Police in Missouri are raising allegations of marijuana use to disparage Michael Brown, the unarmed man shot eight times by cops Aug. 9 in a suburb of St. Louis.
Brown, 18, was shot during a confrontation with heavily armored police. One cop, Officer Darren Wilson, shot Brown at least six times, as many as eight. Brown was hit twice in the head and four times in the arm.
An autopsy by the St. Louis County medical examiner’s office determined Brown was shot from the front, said Mary Case, the medical examiner. And toxicology tests found marijuana in his system.
Brown’s family demanded their own autopsy, details of which were released Aug. 18. And Attorney General Eric Holder said the Department of Justice would carry out a third autopsy.
“People have been asking, ‘How many times was he shot?’” said Dr. Michael Baden, the former New York City medical examiner who performed the second autopsy. “This information could have been released on day one. They didn’t do that, even as feelings built up among the citizenry that there was a cover-up. We are hoping to alleviate that.”
In the past, police in many places have used the presence of marijuana – or the alleged presence of marijuana – to vilify victims of unjust shootings. The argument doesn’t make sense, since weed simply doesn’t make people violent, but it’s a handy excuse to fool naive voters.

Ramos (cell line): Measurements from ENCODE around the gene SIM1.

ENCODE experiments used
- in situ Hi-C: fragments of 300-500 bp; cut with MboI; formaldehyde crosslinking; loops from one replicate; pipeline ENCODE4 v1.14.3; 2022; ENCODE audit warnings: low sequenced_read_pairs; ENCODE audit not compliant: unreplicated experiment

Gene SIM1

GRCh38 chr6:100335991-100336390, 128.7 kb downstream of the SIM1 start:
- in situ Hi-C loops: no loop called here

Brown’s supporters moved to cut off any attempts to pin the blame on Brown’s alleged cannabis use. They called for a drug test of Wilson, who fired the fatal shots.
“What was in the system of that cop when he was pumping bullets into that boy’s body?” a protest leader asked during a rally Aug. 15.
Brown, who is black, was killed in Ferguson, Mo., during a confrontation with police. One witness alleged that Brown charged the officers, but the shots were apparently fired from some distance.
The killing sparked local and national outrage. When city residents poured into the street to protest Brown’s death and the lack of a response from cops, several local police departments dispatched a host of heavily armed officers, helicopters, and a small tank. Officers fired rubber bullets and tear gas.
The incident has raised fears that American police forces are becoming too militarized, embracing the cowboy image of SWAT team heroes.
The Brown family’s autopsy was likely to be consistent with Case’s findings, Baden said. Case, he said, is a highly respected physician.
“It sounds consistent,” said Benjamin Crump, an attorney for the family. Crump said Officer Wilson may have fired more than six shots, but “we wanted to err on the side of caution.”